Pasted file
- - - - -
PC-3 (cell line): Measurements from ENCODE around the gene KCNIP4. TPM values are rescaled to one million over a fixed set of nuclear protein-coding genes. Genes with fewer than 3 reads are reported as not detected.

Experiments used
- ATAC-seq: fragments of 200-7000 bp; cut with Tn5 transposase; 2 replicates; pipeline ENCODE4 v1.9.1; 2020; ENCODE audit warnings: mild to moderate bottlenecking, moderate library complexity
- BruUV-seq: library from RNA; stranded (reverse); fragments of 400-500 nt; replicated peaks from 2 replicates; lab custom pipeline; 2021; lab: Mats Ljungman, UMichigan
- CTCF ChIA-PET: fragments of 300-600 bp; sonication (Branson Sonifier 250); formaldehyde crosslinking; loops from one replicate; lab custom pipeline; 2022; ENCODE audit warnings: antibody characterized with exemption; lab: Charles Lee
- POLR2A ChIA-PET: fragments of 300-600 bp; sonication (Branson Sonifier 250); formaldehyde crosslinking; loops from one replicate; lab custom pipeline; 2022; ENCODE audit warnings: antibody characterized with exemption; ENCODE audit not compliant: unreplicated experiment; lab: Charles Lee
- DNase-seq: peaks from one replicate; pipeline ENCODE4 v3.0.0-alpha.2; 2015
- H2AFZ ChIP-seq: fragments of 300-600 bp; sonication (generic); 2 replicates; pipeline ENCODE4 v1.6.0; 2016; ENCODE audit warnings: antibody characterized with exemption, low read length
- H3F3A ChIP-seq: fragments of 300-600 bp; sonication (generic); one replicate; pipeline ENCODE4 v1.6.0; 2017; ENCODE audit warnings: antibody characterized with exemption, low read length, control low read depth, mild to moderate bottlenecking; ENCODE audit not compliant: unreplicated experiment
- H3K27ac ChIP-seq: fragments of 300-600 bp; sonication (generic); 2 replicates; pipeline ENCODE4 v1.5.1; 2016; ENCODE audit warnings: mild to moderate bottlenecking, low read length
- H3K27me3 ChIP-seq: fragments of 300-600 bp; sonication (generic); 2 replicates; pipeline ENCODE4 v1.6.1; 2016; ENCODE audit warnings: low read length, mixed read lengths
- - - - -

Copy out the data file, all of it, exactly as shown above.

PC-3 (cell line): Measurements from ENCODE around the gene KCNIP4. TPM values are rescaled to one million over a fixed set of nuclear protein-coding genes. Genes with fewer than 3 reads are reported as not detected.

Experiments used
- ATAC-seq: fragments of 200-7000 bp; cut with Tn5 transposase; 2 replicates; pipeline ENCODE4 v1.9.1; 2020; ENCODE audit warnings: mild to moderate bottlenecking, moderate library complexity
- BruUV-seq: library from RNA; stranded (reverse); fragments of 400-500 nt; replicated peaks from 2 replicates; lab custom pipeline; 2021; lab: Mats Ljungman, UMichigan
- CTCF ChIA-PET: fragments of 300-600 bp; sonication (Branson Sonifier 250); formaldehyde crosslinking; loops from one replicate; lab custom pipeline; 2022; ENCODE audit warnings: antibody characterized with exemption; lab: Charles Lee
- POLR2A ChIA-PET: fragments of 300-600 bp; sonication (Branson Sonifier 250); formaldehyde crosslinking; loops from one replicate; lab custom pipeline; 2022; ENCODE audit warnings: antibody characterized with exemption; ENCODE audit not compliant: unreplicated experiment; lab: Charles Lee
- DNase-seq: peaks from one replicate; pipeline ENCODE4 v3.0.0-alpha.2; 2015
- H2AFZ ChIP-seq: fragments of 300-600 bp; sonication (generic); 2 replicates; pipeline ENCODE4 v1.6.0; 2016; ENCODE audit warnings: antibody characterized with exemption, low read length
- H3F3A ChIP-seq: fragments of 300-600 bp; sonication (generic); one replicate; pipeline ENCODE4 v1.6.0; 2017; ENCODE audit warnings: antibody characterized with exemption, low read length, control low read depth, mild to moderate bottlenecking; ENCODE audit not compliant: unreplicated experiment
- H3K27ac ChIP-seq: fragments of 300-600 bp; sonication (generic); 2 replicates; pipeline ENCODE4 v1.5.1; 2016; ENCODE audit warnings: mild to moderate bottlenecking, low read length
- H3K27me3 ChIP-seq: fragments of 300-600 bp; sonication (generic); 2 replicates; pipeline ENCODE4 v1.6.1; 2016; ENCODE audit warnings: low read length, mixed read lengths